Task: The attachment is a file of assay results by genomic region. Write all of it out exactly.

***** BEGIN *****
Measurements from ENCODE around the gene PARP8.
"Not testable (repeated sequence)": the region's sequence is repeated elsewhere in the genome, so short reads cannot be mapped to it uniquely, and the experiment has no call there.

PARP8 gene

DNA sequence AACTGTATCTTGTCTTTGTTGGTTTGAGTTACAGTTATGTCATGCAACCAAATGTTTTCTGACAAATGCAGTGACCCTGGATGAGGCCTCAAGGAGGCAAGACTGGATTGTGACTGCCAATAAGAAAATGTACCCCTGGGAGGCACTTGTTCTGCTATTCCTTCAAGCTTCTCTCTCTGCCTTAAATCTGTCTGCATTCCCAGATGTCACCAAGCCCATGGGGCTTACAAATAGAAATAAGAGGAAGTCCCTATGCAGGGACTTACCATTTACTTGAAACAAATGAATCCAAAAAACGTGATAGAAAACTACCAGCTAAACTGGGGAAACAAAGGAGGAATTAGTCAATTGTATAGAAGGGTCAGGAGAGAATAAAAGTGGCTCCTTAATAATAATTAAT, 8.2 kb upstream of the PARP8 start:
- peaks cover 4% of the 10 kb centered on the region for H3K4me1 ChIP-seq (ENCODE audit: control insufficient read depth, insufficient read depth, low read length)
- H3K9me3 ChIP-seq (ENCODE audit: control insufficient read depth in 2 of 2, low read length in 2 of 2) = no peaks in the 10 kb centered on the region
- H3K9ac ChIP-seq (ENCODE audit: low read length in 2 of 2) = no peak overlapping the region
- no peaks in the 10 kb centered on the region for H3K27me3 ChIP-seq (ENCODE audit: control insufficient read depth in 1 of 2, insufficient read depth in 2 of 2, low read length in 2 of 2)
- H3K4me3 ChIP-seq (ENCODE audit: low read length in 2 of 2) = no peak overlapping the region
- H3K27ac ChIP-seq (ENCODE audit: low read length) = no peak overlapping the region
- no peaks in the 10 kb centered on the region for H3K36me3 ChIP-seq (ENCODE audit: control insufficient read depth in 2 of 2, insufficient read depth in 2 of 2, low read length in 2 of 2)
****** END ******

Measurements from ENCODE around the gene PARP8.
"Not testable (repeated sequence)": the region's sequence is repeated elsewhere in the genome, so short reads cannot be mapped to it uniquely, and the experiment has no call there.

PARP8 gene

DNA sequence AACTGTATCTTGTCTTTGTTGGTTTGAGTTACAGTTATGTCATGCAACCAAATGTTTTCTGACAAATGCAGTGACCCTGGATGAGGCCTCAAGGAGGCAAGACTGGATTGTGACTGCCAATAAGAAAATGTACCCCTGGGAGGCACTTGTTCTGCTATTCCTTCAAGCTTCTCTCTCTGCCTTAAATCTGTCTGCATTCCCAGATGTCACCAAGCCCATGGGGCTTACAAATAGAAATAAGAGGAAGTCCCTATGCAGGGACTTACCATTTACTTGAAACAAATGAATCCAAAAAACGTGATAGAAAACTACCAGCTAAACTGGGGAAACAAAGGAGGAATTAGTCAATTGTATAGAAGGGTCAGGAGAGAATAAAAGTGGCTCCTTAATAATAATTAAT, 8.2 kb upstream of the PARP8 start:
- peaks cover 4% of the 10 kb centered on the region for H3K4me1 ChIP-seq (ENCODE audit: control insufficient read depth, insufficient read depth, low read length)
- H3K9me3 ChIP-seq (ENCODE audit: control insufficient read depth in 2 of 2, low read length in 2 of 2) = no peaks in the 10 kb centered on the region
- H3K9ac ChIP-seq (ENCODE audit: low read length in 2 of 2) = no peak overlapping the region
- no peaks in the 10 kb centered on the region for H3K27me3 ChIP-seq (ENCODE audit: control insufficient read depth in 1 of 2, insufficient read depth in 2 of 2, low read length in 2 of 2)
- H3K4me3 ChIP-seq (ENCODE audit: low read length in 2 of 2) = no peak overlapping the region
- H3K27ac ChIP-seq (ENCODE audit: low read length) = no peak overlapping the region
- no peaks in the 10 kb centered on the region for H3K36me3 ChIP-seq (ENCODE audit: control insufficient read depth in 2 of 2, insufficient read depth in 2 of 2, low read length in 2 of 2)